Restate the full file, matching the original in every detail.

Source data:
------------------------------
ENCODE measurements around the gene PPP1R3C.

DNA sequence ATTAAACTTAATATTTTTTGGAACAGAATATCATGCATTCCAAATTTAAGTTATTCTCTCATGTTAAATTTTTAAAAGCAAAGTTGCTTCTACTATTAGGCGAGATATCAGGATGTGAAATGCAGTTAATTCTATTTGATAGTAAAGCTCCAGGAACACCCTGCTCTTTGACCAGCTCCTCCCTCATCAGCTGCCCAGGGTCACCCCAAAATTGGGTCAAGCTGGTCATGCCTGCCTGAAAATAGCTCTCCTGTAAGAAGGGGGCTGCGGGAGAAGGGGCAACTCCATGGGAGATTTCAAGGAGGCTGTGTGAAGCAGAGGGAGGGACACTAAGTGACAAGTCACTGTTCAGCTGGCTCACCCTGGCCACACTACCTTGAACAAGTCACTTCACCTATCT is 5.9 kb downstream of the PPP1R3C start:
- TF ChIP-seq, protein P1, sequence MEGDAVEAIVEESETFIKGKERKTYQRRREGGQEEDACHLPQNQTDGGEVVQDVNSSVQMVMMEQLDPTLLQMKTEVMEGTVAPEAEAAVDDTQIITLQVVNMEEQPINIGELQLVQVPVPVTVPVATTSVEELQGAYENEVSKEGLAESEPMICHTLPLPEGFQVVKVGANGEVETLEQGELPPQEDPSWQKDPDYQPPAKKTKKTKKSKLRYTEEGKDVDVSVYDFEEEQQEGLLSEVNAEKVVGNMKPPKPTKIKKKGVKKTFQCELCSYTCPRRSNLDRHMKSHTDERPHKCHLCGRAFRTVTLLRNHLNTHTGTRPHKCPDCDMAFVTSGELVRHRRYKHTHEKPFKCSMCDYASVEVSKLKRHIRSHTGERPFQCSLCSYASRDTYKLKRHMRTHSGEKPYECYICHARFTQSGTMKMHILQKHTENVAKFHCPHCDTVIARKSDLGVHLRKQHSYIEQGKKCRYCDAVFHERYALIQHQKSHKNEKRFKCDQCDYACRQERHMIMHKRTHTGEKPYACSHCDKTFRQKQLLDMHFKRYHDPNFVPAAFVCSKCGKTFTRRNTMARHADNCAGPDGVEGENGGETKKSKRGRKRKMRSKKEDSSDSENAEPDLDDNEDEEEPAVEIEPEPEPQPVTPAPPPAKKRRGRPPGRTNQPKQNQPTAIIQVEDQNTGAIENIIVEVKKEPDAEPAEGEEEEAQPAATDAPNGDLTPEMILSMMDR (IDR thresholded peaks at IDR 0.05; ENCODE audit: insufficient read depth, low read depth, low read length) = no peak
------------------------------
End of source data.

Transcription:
ENCODE measurements around the gene PPP1R3C.

DNA sequence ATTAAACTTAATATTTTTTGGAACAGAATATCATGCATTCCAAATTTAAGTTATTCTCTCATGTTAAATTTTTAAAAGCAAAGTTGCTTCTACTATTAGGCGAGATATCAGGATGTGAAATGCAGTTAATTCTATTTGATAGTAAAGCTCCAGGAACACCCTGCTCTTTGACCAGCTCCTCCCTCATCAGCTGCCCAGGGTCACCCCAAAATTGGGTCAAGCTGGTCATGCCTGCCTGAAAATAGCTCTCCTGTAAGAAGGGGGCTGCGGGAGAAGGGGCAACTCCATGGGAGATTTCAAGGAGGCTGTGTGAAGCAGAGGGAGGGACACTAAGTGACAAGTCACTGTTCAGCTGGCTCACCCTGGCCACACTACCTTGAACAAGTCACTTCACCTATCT is 5.9 kb downstream of the PPP1R3C start:
- TF ChIP-seq, protein P1, sequence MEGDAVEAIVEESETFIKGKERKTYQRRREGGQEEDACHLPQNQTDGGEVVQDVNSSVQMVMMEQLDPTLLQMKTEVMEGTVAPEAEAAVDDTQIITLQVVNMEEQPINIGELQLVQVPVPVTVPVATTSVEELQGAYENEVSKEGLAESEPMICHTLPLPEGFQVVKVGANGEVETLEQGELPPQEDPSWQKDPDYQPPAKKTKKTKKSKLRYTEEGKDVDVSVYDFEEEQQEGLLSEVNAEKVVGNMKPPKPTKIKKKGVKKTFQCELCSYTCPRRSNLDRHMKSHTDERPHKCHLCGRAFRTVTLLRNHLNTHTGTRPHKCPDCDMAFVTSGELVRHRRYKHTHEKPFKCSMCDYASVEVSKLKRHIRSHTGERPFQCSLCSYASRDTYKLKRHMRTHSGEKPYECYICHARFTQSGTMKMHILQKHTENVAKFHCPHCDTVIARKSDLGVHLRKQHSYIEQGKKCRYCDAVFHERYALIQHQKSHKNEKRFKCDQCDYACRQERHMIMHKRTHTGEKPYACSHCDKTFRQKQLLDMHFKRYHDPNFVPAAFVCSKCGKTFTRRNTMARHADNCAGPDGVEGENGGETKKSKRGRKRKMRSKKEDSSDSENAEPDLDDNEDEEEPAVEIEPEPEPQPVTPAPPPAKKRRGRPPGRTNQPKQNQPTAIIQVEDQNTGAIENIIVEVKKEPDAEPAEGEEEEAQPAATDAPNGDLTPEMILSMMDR (IDR thresholded peaks at IDR 0.05; ENCODE audit: insufficient read depth, low read depth, low read length) = no peak